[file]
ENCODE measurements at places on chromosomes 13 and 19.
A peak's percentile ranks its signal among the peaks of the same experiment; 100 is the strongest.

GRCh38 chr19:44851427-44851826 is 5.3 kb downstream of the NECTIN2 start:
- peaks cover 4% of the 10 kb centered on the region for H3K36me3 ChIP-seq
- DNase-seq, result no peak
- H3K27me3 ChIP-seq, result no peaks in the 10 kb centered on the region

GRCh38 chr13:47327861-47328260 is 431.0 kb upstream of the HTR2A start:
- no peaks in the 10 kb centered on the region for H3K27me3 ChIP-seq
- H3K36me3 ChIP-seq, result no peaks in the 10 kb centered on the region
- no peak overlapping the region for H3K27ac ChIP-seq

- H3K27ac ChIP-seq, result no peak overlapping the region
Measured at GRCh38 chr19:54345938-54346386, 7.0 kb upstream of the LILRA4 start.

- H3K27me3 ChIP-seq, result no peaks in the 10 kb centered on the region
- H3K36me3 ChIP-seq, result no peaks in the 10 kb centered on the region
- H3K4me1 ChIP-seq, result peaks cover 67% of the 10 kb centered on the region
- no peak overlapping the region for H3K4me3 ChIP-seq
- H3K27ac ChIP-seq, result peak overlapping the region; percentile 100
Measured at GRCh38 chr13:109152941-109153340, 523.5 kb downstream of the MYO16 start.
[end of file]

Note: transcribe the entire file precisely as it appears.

ENCODE measurements at places on chromosomes 13 and 19.
A peak's percentile ranks its signal among the peaks of the same experiment; 100 is the strongest.

GRCh38 chr19:44851427-44851826 is 5.3 kb downstream of the NECTIN2 start:
- peaks cover 4% of the 10 kb centered on the region for H3K36me3 ChIP-seq
- DNase-seq, result no peak
- H3K27me3 ChIP-seq, result no peaks in the 10 kb centered on the region

GRCh38 chr13:47327861-47328260 is 431.0 kb upstream of the HTR2A start:
- no peaks in the 10 kb centered on the region for H3K27me3 ChIP-seq
- H3K36me3 ChIP-seq, result no peaks in the 10 kb centered on the region
- no peak overlapping the region for H3K27ac ChIP-seq

- H3K27ac ChIP-seq, result no peak overlapping the region
Measured at GRCh38 chr19:54345938-54346386, 7.0 kb upstream of the LILRA4 start.

- H3K27me3 ChIP-seq, result no peaks in the 10 kb centered on the region
- H3K36me3 ChIP-seq, result no peaks in the 10 kb centered on the region
- H3K4me1 ChIP-seq, result peaks cover 67% of the 10 kb centered on the region
- no peak overlapping the region for H3K4me3 ChIP-seq
- H3K27ac ChIP-seq, result peak overlapping the region; percentile 100
Measured at GRCh38 chr13:109152941-109153340, 523.5 kb downstream of the MYO16 start.